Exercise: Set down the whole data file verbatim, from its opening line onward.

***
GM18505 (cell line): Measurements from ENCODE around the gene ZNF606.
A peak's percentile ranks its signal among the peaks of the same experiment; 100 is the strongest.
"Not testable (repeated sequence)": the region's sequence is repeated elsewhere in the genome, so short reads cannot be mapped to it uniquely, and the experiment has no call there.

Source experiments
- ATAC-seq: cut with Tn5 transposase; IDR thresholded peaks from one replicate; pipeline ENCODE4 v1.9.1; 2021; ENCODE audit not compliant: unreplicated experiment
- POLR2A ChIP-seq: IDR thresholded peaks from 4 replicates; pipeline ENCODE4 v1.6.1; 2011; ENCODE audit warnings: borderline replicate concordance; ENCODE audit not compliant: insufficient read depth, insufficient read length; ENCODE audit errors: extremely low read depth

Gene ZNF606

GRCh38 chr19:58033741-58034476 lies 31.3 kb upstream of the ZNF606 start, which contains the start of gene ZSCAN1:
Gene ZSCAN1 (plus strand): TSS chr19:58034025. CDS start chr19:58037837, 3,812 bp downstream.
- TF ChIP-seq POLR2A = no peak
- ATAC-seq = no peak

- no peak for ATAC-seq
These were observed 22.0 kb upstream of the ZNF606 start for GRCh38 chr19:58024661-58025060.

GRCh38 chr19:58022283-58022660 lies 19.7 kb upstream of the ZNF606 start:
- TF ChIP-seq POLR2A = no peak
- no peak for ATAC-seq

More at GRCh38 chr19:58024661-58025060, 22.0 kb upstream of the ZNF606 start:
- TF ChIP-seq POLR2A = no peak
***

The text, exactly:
GM18505 (cell line): Measurements from ENCODE around the gene ZNF606.
A peak's percentile ranks its signal among the peaks of the same experiment; 100 is the strongest.
"Not testable (repeated sequence)": the region's sequence is repeated elsewhere in the genome, so short reads cannot be mapped to it uniquely, and the experiment has no call there.

Source experiments
- ATAC-seq: cut with Tn5 transposase; IDR thresholded peaks from one replicate; pipeline ENCODE4 v1.9.1; 2021; ENCODE audit not compliant: unreplicated experiment
- POLR2A ChIP-seq: IDR thresholded peaks from 4 replicates; pipeline ENCODE4 v1.6.1; 2011; ENCODE audit warnings: borderline replicate concordance; ENCODE audit not compliant: insufficient read depth, insufficient read length; ENCODE audit errors: extremely low read depth

Gene ZNF606

GRCh38 chr19:58033741-58034476 lies 31.3 kb upstream of the ZNF606 start, which contains the start of gene ZSCAN1:
Gene ZSCAN1 (plus strand): TSS chr19:58034025. CDS start chr19:58037837, 3,812 bp downstream.
- TF ChIP-seq POLR2A = no peak
- ATAC-seq = no peak

- no peak for ATAC-seq
These were observed 22.0 kb upstream of the ZNF606 start for GRCh38 chr19:58024661-58025060.

GRCh38 chr19:58022283-58022660 lies 19.7 kb upstream of the ZNF606 start:
- TF ChIP-seq POLR2A = no peak
- no peak for ATAC-seq

More at GRCh38 chr19:58024661-58025060, 22.0 kb upstream of the ZNF606 start:
- TF ChIP-seq POLR2A = no peak